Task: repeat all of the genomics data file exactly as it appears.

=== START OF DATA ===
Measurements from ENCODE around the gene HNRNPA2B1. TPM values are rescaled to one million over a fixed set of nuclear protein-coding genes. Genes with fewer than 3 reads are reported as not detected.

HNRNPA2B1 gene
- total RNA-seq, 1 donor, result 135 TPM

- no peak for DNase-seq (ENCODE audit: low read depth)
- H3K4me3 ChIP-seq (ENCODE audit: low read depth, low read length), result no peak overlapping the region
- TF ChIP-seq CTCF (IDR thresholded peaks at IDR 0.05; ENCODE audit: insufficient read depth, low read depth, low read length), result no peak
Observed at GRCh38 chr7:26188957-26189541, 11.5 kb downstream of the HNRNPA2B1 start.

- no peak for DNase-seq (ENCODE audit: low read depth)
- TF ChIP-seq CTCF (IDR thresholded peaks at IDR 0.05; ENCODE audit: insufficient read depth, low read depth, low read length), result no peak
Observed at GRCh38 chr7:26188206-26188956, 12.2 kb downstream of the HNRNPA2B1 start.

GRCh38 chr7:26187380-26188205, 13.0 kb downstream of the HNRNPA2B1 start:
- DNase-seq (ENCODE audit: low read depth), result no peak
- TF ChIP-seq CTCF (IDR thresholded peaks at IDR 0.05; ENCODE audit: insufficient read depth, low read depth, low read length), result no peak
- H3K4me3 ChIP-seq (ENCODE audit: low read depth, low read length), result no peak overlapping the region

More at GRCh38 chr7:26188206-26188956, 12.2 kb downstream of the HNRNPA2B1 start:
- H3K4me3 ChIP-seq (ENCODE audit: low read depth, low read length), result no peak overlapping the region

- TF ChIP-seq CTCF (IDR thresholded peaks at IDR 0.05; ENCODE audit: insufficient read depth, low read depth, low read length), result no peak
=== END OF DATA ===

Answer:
Measurements from ENCODE around the gene HNRNPA2B1. TPM values are rescaled to one million over a fixed set of nuclear protein-coding genes. Genes with fewer than 3 reads are reported as not detected.

HNRNPA2B1 gene
- total RNA-seq, 1 donor, result 135 TPM

- no peak for DNase-seq (ENCODE audit: low read depth)
- H3K4me3 ChIP-seq (ENCODE audit: low read depth, low read length), result no peak overlapping the region
- TF ChIP-seq CTCF (IDR thresholded peaks at IDR 0.05; ENCODE audit: insufficient read depth, low read depth, low read length), result no peak
Observed at GRCh38 chr7:26188957-26189541, 11.5 kb downstream of the HNRNPA2B1 start.

- no peak for DNase-seq (ENCODE audit: low read depth)
- TF ChIP-seq CTCF (IDR thresholded peaks at IDR 0.05; ENCODE audit: insufficient read depth, low read depth, low read length), result no peak
Observed at GRCh38 chr7:26188206-26188956, 12.2 kb downstream of the HNRNPA2B1 start.

GRCh38 chr7:26187380-26188205, 13.0 kb downstream of the HNRNPA2B1 start:
- DNase-seq (ENCODE audit: low read depth), result no peak
- TF ChIP-seq CTCF (IDR thresholded peaks at IDR 0.05; ENCODE audit: insufficient read depth, low read depth, low read length), result no peak
- H3K4me3 ChIP-seq (ENCODE audit: low read depth, low read length), result no peak overlapping the region

More at GRCh38 chr7:26188206-26188956, 12.2 kb downstream of the HNRNPA2B1 start:
- H3K4me3 ChIP-seq (ENCODE audit: low read depth, low read length), result no peak overlapping the region

- TF ChIP-seq CTCF (IDR thresholded peaks at IDR 0.05; ENCODE audit: insufficient read depth, low read depth, low read length), result no peak